The DSO was a game changer in this regard! Now we have the ability to capture and store large amounts of data in a “buffer” that we can stop, save and “rewind” after the failure event occurs. I like to think of it being akin to the modern TV DVR that affords us the ability to do something other than being in front of the screen watching in real time. The same way we can archive our favorite shows; we can save the digital files or scope captures in a database that we can go back and review at a later date for comparison or print as an educational tool to enlighten our customers. The price of this technology is considerably cheaper than the big box units that could be north of 25k “back in the day.” Depending on your needs a modern DSO can be very affordable starting as little as $154 for a cell-phone sized, single channel uScope from AESwave.com to a couple of thousand dollars for a very powerful Pico unit. Snap-On incorporates their very powerful scope into their Modis Ultra and Verus platforms as well as a handheld Vantage Ultra. My point of this whole article is not to sell you on a brand scope but to sell you on the idea of the practicality of using one to assist you in diagnosing today’s modern vehicles.

Adding the IC trigger circuit from the PCM to the ICM proved the PCM was at fault.

I like to think of its use as leveraging technology to my advantage. I am only limited by my creativity as to its application. If you think about it, we put a lot of credence in what the scan tool tells us. Let’s just think about how the scantool comes to get its information. First the vehicle’s sensors generate an electrical signal of some kind and sends it through the wiring harness to the module. The module then processes these signals and converts them into bytes of information that is transmitted over the data bus to the DLC. The scan tool (often with aftermarket software) converts the data to PIDs that we review. I think you can see there are a lot of places where things could go wrong. I think of that old social experiment where you line a group of people up and share a list of things with one person and tell them to share the information with the next person in line. Oftentimes, by the time they reach the end of line, the original information has somehow changed. If you suspect there is an issue with the information you are getting at the end of the line, the person to talk to is the first one in line. In this analogy if you suspect an issue with scan data or have a no code driveability issue the place to investigate is where the signals arrive at the PCM. The DSO is a very powerful tool in this regard. I can see if the signals are reaching the module, if their signatures or waveforms are correct for the vehicle I am working on and often times in the case of CM-CKP correlation, whether the engine is mechanically in time. Let’s try to keep an open mind and investigate some broken cars and how the modern DSO helped accurately and quickly diagnose the concern.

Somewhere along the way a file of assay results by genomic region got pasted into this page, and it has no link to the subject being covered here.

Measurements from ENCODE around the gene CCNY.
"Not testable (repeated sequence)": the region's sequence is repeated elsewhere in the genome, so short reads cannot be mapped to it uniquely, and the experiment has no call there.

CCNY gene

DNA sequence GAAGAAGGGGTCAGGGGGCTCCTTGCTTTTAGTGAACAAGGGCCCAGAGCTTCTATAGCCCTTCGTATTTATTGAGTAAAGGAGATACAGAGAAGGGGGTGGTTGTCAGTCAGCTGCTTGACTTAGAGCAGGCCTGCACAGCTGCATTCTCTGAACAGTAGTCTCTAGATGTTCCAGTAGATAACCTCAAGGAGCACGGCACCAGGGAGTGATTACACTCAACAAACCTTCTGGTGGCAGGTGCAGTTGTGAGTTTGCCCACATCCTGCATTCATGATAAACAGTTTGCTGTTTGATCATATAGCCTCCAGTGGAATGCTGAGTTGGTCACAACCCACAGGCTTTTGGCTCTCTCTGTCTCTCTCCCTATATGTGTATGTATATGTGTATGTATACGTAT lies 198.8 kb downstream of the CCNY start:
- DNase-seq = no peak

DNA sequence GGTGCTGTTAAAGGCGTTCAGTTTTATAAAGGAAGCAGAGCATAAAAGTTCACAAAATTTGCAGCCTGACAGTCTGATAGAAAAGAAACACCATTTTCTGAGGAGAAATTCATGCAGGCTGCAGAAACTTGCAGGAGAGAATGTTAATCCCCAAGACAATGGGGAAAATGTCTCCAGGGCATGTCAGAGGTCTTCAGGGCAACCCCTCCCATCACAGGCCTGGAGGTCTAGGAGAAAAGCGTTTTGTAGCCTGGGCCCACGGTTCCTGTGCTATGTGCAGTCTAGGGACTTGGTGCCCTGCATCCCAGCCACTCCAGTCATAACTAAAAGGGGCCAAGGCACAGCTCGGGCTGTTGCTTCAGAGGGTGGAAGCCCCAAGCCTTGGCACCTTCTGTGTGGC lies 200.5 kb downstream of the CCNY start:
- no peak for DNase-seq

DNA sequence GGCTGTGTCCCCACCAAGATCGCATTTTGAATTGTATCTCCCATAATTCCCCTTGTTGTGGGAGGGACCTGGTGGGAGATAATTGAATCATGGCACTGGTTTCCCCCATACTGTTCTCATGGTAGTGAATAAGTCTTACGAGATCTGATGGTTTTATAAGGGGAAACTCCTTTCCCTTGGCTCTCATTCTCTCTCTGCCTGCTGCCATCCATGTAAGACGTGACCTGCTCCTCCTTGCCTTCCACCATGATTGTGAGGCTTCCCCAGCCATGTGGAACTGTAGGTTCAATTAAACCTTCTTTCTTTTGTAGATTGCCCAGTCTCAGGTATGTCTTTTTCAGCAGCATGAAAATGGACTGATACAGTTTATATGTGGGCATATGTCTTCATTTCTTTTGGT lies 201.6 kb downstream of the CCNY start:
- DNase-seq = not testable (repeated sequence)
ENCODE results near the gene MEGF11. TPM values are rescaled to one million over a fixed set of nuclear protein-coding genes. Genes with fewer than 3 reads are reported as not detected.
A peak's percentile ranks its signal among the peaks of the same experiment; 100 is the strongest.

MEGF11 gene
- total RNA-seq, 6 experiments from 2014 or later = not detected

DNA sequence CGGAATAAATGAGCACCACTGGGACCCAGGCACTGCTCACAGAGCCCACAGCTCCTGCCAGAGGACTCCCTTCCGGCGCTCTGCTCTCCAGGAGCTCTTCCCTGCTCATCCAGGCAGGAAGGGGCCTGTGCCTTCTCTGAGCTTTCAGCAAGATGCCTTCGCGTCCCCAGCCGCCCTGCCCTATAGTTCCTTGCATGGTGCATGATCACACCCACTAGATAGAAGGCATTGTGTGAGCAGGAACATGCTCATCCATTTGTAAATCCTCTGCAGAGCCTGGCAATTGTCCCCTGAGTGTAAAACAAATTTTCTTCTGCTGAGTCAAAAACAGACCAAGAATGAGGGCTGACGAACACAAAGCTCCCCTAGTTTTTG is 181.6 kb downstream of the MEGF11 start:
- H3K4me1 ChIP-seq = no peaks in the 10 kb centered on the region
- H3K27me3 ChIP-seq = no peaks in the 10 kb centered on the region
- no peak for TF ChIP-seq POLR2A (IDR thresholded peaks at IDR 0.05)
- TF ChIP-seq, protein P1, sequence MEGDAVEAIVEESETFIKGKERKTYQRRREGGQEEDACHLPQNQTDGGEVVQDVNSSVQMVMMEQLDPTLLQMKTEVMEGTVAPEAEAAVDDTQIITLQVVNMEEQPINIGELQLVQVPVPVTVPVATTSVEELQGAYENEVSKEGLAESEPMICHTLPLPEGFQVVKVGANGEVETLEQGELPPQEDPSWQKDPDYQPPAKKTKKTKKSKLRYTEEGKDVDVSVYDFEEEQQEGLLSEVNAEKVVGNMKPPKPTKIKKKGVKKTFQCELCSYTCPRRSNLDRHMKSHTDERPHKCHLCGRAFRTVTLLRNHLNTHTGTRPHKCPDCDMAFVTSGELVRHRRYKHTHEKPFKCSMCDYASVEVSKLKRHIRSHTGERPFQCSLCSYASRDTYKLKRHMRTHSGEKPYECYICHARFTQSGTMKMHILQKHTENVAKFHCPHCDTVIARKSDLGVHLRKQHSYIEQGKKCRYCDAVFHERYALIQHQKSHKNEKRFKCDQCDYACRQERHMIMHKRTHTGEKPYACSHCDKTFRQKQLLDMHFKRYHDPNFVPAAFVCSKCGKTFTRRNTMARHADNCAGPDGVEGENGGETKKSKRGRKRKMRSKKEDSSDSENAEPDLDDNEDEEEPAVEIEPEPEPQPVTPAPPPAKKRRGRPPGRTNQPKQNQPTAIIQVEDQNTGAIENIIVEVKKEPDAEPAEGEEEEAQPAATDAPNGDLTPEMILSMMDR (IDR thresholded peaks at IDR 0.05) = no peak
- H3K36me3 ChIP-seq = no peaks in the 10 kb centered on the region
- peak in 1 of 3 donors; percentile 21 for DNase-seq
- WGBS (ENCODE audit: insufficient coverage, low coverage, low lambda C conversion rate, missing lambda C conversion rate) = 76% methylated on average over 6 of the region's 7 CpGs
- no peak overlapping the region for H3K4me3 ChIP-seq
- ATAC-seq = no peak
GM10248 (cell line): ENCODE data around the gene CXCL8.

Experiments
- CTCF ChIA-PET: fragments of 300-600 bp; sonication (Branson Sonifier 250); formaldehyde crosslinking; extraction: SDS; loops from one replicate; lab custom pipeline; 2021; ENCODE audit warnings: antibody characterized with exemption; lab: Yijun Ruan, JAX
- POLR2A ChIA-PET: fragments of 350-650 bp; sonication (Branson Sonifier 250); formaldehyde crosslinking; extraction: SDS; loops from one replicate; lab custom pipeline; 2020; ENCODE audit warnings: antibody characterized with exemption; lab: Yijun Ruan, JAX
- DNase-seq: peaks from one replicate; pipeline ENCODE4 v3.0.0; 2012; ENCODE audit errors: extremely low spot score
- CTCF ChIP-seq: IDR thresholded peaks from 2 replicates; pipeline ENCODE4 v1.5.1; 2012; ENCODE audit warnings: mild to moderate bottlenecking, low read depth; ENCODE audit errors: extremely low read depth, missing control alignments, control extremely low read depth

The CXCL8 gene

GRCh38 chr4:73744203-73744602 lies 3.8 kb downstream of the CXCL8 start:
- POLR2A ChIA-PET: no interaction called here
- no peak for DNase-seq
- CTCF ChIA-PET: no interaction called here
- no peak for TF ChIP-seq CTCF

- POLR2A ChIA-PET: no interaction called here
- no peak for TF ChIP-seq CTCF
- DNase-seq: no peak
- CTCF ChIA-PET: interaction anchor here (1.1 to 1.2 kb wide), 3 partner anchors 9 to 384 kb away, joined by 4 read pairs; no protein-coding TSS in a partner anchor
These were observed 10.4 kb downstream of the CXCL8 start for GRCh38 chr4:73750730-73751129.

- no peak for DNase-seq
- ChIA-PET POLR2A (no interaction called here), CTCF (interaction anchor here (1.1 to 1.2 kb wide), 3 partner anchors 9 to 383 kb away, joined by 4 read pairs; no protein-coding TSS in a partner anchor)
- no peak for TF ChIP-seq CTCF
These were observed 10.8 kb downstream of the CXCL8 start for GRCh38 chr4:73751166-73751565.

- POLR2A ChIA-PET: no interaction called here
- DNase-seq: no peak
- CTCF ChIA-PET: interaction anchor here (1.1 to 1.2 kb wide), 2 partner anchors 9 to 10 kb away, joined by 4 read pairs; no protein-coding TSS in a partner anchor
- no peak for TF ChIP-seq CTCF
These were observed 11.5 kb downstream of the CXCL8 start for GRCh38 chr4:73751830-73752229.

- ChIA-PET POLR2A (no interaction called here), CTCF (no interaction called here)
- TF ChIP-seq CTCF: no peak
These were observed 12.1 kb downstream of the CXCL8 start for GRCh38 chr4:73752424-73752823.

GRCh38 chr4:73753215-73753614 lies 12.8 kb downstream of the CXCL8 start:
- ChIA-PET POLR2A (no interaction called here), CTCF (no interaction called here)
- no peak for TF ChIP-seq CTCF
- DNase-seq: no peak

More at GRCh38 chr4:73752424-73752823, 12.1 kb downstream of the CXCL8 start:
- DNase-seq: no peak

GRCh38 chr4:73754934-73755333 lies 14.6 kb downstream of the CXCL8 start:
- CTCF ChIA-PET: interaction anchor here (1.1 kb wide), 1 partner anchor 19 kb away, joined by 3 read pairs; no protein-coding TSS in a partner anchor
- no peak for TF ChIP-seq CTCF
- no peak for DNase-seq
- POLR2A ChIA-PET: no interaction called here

This capture from the ailing Equinox may have the answer I'm looking for, but I'll need a "known good" to know for sure.

The “no code” intermittent

A “no code” intermittent stall that several people have had their hands in can be possibly the worst ticket a tech or shop can take on. We never seem to get the complete story as to what has been done to it and especially if the problem is intermittent or only happens at a certain times like cold start up, catching it can be difficult at best. Leveraging the technology of the DSO I can setup my experiment to figure out whether the issue is on the input or output side of things. I can differentiate whether it’s spark or fuel. Moreover, I can control what I want to see and how I setup the scope to capture it. I am only limited by my creativity when developing a logical plan of attack (POA) and when “designing the experiment” to prove out my diagnosis.